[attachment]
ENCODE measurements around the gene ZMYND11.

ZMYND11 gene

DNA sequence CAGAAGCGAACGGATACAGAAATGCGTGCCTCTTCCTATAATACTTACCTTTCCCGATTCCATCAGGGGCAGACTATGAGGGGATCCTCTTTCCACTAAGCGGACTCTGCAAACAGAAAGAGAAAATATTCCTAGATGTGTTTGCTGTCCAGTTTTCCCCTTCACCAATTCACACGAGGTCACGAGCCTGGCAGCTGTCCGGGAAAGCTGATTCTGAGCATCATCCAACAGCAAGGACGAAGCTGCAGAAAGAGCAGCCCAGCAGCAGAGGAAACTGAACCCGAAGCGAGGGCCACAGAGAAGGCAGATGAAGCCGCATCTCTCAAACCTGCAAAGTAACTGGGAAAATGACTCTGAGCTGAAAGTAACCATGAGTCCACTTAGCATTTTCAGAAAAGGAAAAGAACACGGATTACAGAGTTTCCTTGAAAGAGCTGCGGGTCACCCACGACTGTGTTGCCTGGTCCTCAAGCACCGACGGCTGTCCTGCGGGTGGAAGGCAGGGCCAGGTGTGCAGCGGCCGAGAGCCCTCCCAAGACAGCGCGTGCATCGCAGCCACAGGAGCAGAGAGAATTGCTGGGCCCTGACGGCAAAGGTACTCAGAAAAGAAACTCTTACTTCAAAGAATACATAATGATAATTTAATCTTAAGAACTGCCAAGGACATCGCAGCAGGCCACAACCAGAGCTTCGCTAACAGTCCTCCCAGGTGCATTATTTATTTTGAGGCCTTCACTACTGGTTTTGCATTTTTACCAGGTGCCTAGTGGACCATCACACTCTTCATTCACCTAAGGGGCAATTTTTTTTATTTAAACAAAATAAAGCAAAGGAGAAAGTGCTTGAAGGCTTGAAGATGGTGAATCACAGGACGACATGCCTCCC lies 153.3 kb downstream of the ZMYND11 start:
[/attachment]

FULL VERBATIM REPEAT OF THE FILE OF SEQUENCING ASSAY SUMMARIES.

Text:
ENCODE measurements around the gene ZMYND11.

ZMYND11 gene

DNA sequence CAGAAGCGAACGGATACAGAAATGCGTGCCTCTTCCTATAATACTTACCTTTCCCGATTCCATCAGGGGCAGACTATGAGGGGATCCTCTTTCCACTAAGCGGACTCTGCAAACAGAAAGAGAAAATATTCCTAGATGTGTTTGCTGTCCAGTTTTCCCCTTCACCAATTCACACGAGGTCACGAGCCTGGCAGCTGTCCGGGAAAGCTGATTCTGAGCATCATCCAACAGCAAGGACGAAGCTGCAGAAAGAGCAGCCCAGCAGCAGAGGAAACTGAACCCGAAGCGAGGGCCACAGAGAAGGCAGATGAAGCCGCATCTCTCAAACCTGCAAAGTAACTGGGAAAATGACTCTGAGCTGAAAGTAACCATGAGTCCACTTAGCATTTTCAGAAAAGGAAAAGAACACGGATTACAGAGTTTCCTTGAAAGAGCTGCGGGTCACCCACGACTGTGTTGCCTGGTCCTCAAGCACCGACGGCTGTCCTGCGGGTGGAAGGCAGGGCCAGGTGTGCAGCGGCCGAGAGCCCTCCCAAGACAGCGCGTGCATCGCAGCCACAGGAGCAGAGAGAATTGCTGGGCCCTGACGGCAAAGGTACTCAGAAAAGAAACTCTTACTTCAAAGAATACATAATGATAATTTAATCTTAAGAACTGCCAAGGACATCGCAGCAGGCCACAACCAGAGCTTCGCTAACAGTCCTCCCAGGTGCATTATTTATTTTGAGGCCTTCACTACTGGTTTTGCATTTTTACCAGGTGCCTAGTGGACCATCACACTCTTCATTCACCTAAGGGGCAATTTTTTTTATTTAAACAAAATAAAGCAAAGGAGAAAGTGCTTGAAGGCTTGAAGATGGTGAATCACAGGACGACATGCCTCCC lies 153.3 kb downstream of the ZMYND11 start: